Warts are small, rough growths on your skin which are usually harmless, although they can be unsightly and cause discomfort.

By Wallace Health I Medically reviewed by Adrian Roberts.
Page last reviewed: October 2018 I Next review due: October 2021

What are warts?

Warts are caused by the human papilloma virus (HPV). This virus is spread through skin-to-skin contact or by touching surfaces contaminated with HPV.

Warts are common – most people have a wart at some point in their lives. They can affect you at any age, although they’re more likely to appear when you’re a teenager or young adult.

Warts can appear almost anywhere on your skin. However, warts on hands and warts on feet (verrucas) are most likely.

Warts often go away naturally but, if required, can usually be treated with over-the-counter or prescribed medications. Warts can also be removed by freezing (cryotherapy) or, occasionally, with minor surgery.

How to tell if you have a wart

Warts are usually painless but can sometimes be itchy or bleed.

There are several different types of warts.

Common warts

  • Usually develop as warts on hands or knees
  • Skin coloured, firm, raised and rough
  • Small – a common wart can be anything from a pinpoint to a centimetre in diameter

Plane warts

  • Usually found on the face, neck, legs or the backs of your hands
  • Round, smooth, flat and with a yellowish tinge
  • Common in young children
  • Can develop in clusters

Filiform warts

  • Can develop on the neck or face
  • Long and slender, finger-shaped

Talk to your doctor if you’re concerned about symptoms

You can book an appointment with a Spire private GP today.

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Diagnosis and tests for warts

Although warts tend to disappear, this can take time – sometimes several years.

Talk to a pharmacist, who’ll provide advice on how to get rid of warts. They’ll also be able to explain what causes warts and ways to prevent warts spreading.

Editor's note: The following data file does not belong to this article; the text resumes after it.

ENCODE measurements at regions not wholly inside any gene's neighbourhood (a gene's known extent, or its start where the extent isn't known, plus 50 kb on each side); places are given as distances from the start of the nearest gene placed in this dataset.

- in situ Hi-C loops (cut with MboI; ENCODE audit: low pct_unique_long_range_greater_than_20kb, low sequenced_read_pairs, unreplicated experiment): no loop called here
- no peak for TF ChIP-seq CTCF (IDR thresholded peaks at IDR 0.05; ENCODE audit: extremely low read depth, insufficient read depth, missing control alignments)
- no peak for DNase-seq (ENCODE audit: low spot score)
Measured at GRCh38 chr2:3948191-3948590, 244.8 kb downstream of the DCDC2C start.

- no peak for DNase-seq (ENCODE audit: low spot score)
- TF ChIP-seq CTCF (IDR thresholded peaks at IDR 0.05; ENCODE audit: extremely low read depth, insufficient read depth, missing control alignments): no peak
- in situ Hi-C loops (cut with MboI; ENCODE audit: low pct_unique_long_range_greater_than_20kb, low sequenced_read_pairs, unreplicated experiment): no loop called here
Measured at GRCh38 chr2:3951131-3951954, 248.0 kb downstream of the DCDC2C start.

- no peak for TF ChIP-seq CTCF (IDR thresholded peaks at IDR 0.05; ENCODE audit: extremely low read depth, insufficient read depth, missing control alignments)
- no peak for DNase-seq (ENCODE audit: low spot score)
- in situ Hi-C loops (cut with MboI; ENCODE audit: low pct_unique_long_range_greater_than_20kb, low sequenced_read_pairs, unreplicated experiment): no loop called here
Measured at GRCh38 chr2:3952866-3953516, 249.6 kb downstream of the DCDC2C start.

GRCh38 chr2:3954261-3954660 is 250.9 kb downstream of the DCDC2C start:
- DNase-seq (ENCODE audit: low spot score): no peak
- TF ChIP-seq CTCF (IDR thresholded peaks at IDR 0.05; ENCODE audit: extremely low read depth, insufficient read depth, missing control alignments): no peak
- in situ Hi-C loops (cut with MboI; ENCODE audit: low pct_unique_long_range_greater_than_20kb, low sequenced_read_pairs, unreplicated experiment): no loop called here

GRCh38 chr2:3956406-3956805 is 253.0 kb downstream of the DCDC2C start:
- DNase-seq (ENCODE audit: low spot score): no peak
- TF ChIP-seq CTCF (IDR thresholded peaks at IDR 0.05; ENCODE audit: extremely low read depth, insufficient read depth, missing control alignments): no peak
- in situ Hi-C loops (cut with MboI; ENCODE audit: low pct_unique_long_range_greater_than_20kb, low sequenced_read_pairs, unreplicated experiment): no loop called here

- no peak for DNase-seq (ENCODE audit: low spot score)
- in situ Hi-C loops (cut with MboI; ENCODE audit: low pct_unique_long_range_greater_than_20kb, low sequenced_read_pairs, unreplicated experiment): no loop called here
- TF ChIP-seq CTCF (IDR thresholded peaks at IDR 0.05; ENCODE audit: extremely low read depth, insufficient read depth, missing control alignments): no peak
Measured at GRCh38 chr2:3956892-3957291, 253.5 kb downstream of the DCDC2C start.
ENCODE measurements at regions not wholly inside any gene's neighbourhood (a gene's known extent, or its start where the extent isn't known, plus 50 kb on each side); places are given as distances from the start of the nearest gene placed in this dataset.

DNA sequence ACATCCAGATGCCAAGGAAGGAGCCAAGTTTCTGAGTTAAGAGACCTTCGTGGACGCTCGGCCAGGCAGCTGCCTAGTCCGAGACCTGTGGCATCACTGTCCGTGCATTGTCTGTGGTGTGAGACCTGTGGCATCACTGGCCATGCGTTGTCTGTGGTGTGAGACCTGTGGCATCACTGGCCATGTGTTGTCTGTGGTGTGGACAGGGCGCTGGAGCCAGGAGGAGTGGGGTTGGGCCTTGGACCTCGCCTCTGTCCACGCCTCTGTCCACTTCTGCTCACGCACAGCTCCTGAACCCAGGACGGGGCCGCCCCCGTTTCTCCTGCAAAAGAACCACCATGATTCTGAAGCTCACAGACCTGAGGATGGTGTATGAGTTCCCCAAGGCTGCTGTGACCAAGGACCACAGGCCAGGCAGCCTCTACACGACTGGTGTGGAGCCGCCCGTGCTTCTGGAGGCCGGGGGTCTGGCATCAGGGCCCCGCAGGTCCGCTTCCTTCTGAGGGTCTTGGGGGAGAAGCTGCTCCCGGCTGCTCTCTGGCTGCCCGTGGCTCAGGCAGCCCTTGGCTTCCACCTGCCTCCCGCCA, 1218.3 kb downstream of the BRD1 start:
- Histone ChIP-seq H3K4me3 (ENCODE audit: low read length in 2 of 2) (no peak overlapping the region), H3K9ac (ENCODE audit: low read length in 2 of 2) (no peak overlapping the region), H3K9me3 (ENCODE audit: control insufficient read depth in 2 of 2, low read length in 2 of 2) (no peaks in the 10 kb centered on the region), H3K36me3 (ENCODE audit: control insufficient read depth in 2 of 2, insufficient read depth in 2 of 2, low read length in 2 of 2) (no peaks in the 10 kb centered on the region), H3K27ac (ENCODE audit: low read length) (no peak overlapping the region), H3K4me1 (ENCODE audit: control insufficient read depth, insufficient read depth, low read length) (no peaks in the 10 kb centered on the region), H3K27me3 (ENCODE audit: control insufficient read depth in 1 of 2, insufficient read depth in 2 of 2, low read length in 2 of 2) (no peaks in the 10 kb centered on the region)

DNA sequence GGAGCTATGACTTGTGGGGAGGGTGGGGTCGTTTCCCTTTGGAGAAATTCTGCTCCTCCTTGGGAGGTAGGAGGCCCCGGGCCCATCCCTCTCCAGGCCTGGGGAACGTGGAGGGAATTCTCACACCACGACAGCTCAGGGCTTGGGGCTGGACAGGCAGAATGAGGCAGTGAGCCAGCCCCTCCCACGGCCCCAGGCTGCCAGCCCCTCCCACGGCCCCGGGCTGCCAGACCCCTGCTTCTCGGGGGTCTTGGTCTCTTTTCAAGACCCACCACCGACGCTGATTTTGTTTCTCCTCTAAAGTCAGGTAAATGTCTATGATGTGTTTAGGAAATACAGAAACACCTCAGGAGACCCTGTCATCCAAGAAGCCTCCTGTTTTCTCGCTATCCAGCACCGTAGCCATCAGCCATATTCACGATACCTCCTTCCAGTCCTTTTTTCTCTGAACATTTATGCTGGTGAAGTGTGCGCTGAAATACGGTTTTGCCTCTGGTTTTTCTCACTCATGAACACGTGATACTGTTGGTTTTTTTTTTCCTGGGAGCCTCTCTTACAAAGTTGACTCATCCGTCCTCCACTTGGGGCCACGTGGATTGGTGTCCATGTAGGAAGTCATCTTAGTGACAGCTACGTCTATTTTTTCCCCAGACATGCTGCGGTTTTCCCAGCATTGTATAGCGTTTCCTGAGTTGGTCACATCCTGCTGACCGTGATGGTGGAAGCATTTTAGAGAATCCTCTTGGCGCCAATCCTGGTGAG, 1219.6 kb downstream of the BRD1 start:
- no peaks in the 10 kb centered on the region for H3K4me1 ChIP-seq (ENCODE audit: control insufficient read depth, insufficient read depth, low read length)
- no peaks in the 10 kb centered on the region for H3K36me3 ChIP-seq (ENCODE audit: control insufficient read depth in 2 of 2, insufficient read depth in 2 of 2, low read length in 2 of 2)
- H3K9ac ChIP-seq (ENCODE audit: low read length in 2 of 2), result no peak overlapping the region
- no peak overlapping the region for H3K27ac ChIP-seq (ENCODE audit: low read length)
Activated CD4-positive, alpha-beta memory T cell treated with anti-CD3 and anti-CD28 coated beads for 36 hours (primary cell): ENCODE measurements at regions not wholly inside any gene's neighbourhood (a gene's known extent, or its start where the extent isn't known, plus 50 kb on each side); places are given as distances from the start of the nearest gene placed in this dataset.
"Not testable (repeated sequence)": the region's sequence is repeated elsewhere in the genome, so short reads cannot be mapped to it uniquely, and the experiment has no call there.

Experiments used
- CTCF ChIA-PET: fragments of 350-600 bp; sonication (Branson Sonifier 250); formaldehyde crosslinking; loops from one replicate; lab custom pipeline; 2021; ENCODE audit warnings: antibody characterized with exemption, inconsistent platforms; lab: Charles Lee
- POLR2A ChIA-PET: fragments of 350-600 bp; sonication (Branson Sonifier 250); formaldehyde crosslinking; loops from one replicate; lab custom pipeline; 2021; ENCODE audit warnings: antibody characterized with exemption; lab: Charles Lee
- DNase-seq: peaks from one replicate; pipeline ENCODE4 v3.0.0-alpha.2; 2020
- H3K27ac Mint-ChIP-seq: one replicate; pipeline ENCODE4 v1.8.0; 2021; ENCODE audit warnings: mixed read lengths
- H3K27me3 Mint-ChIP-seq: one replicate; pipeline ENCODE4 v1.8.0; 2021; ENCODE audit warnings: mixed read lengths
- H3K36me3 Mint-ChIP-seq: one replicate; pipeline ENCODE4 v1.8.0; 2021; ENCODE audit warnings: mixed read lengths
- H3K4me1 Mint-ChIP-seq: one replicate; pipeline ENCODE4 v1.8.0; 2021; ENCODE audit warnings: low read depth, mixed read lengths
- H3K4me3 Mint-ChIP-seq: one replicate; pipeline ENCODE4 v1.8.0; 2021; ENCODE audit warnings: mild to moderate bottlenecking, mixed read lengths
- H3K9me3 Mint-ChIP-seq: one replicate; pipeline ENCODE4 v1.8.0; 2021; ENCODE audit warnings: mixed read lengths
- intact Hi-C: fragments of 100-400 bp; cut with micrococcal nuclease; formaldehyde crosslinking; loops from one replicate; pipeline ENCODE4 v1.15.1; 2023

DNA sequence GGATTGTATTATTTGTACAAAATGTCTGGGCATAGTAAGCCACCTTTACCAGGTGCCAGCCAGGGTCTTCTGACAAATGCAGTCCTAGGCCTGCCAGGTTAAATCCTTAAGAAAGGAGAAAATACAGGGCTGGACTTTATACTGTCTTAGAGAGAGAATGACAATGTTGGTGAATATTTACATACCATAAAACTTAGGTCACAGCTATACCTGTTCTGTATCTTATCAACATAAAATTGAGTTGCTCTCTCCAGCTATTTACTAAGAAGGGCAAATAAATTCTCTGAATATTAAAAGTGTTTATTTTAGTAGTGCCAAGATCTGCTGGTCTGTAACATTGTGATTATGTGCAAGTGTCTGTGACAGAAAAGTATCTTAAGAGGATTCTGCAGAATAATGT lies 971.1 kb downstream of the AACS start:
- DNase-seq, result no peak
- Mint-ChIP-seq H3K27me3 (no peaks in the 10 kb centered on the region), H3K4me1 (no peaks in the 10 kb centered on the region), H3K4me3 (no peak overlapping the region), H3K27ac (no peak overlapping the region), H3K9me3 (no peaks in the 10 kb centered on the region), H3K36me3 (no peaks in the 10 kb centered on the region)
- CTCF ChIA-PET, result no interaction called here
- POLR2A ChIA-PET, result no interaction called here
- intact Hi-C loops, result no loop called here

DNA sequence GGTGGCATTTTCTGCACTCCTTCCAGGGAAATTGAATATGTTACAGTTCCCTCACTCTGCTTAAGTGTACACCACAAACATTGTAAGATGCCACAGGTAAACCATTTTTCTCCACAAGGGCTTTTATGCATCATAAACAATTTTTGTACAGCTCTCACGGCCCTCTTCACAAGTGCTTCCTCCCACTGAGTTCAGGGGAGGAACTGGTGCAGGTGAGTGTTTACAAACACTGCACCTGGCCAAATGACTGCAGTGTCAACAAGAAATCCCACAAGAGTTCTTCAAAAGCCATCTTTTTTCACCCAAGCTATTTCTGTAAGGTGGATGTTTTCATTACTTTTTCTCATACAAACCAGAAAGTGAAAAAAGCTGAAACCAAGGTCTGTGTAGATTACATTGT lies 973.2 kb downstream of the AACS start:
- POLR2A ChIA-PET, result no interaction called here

If you have a wart that’s causing you pain, embarrassment or discomfort, and over-the-counter medications aren’t helping, see your GP.

You should also see your GP if you have a wart that:

  • Bleeds without being scratched or knocked
  • Looks different
  • Is spreading or growing
  • Is in your genital area – genital warts require specialist treatment

Your GP will examine the wart and surrounding skin. They’ll explain how to remove warts and may prescribe wart-removing medication or refer you for cryotherapy. Very occasionally, your GP will refer you to a dermatologist, a consultant specialising in skin conditions.

Common treatments for warts

To reduce your risk of developing warts or warts spreading to other parts of your body, you should:

  • Avoid touching other people’s warts
  • Avoid scratching or picking warts
  • Taking care when shaving - HPV can be spread by tiny cuts

Your GP may prescribe medication containing salicylic acid to burn the wart away or refer you for cryotherapy. Cryotherapy freezes warts away using liquid nitrogen. In some cases, your GP may suggest combining treatment with salicylic acid medication and cryotherapy.

If medication and/or cryotherapy fails to remove your wart, your GP or consultant may suggest minor surgery. This involves having your wart lasered off, scraped away (curettage) or treated with light therapy (photodynamic therapy).

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